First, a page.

Streaming until the end of June as part of the Brighton Fringe, Sally Ann Hall’s Half-Baked Alaskan is a comedy show recorded in lockdown, in a small New York apartment.
“Half-Baked Alaskan explores growing up religious in Alaska and then glowing up into a bold woman of substance who navigates the dangers of performing comedy in a man’s world. With a mixture of stand-up, storytelling, and just a squirt of original music, this solo show is feminist, filthy, and just what you need.” (Brighton Fringe website)
Hall introduces herself as a radical feminist, originally from Alaska (“one of the last places you can die from the elements”). Her routine is about work, family, snowsuits, women’s anatomy and sex, and Drew Barrymore (there is a definite physical resemblance).
This is a work in progress at forty-eight minutes, which will eventually become Baked Alaskan ready for its Edinburgh debut, but has a wide-ranging focus with a string delivery. It isn’t performed/filmed in one block, but the changes between sequences are fairly seamless.
A song about a moose and why it is not a deer reminded me of my only other brush with Alaskan culture, the TV comedy series Northern Exposure, which always featured one of the animals in the credits. But in Hall’s account, the moose is just one example of the Alaskan ability to grow and survive.
As a quarantine comedy special, utilising an audience of Hall’s room-mates, Half-Baked Alaskan is genuinely funny and fairly caustic. It also looks at how women in comedy find their way in what is still very much a man’s world (if you watched the TV series about the New York comedy scene, I’m Dying Up Here, you’ll see the genesis of this, but how much has changed?), and the issues which are still affecting those performers today.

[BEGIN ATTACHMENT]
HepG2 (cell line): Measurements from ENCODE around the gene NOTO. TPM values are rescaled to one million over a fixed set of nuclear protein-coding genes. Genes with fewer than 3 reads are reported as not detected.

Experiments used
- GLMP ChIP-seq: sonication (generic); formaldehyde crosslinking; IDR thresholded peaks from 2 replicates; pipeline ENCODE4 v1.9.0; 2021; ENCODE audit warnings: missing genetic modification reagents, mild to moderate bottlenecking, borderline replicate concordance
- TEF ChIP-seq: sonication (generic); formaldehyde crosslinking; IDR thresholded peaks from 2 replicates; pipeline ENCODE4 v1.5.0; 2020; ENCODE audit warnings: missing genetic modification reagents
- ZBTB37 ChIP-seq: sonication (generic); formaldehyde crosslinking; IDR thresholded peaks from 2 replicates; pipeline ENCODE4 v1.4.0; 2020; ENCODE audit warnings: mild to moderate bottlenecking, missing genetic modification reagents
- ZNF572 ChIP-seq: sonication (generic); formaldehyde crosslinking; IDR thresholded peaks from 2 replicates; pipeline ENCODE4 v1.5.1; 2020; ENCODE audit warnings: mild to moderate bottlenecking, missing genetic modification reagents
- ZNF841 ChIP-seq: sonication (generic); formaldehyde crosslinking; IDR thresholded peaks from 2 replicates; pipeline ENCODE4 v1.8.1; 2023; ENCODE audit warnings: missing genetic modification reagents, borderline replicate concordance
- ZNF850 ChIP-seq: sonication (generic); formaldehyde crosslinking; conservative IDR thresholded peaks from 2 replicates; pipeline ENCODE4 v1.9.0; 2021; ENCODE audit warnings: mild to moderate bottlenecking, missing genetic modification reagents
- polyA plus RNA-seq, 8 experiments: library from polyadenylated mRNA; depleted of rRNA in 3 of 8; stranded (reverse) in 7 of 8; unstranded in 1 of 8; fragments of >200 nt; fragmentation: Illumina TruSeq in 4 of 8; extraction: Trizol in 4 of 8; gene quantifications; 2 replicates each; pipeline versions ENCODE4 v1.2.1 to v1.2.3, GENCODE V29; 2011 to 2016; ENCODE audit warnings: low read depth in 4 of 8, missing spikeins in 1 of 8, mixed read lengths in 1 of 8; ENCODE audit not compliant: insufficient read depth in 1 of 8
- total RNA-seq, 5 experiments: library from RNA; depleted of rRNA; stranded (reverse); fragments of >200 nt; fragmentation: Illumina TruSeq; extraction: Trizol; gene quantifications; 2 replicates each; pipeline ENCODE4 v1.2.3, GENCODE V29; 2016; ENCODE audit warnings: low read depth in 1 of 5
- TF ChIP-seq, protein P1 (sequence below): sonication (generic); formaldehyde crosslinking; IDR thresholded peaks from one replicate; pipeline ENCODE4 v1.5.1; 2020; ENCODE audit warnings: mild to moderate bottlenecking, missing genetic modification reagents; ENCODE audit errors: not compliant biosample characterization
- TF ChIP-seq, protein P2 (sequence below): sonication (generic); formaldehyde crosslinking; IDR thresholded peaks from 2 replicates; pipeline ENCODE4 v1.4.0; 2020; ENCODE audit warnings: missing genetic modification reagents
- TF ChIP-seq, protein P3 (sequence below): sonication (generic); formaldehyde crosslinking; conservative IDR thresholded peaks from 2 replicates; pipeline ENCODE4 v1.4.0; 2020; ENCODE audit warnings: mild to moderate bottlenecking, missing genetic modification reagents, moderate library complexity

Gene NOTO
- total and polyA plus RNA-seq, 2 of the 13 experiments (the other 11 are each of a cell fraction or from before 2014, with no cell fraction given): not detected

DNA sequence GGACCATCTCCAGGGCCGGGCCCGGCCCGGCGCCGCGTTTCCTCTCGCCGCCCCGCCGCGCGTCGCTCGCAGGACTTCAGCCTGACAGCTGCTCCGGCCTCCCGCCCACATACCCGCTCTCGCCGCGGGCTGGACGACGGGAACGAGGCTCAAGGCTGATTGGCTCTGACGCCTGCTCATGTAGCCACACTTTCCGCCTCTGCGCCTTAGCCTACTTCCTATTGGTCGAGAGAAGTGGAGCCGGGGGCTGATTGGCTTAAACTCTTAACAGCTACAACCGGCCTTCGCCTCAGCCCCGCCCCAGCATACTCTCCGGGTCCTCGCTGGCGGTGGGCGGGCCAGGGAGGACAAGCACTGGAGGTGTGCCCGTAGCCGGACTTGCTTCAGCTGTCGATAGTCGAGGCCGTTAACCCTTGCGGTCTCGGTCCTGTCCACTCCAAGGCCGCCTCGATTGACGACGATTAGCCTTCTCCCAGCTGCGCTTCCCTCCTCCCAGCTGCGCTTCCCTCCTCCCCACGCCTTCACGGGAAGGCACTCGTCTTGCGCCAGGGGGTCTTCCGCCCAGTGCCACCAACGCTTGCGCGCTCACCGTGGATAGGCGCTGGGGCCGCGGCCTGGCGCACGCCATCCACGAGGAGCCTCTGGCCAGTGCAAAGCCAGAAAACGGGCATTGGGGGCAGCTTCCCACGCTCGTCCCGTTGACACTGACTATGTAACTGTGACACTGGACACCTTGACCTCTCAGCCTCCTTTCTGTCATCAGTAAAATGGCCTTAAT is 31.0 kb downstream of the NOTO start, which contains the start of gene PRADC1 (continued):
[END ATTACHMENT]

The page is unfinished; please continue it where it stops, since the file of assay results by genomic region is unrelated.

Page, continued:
Hall’s style is tough and abrasive, but also warm and charming. Her material is very funny and sometimes wince-inducing in its honesty. Half-Baked Alaskan touches on being an Alaskan, but it more about a thirty-something woman still navigating all the ups and downs of the world she lives in. There’s serious material here, but delivered with a wry, confessional, style which makes its point without getting too heavy.
Check out more about Sally Ann Hall on her website or on Twitter. With Irene Fagan Merrow she created the podcast Good Pornin’ America which discusses a range of issues around the enjoyment of pornography from a female perspective.
Fringe rating: ***
You can access Half-Baked Alaskan at the Brighton Fringe until 27 June – tickets here (from £4)
LouReviews received complimentary access to review Half-Baked Alaskan.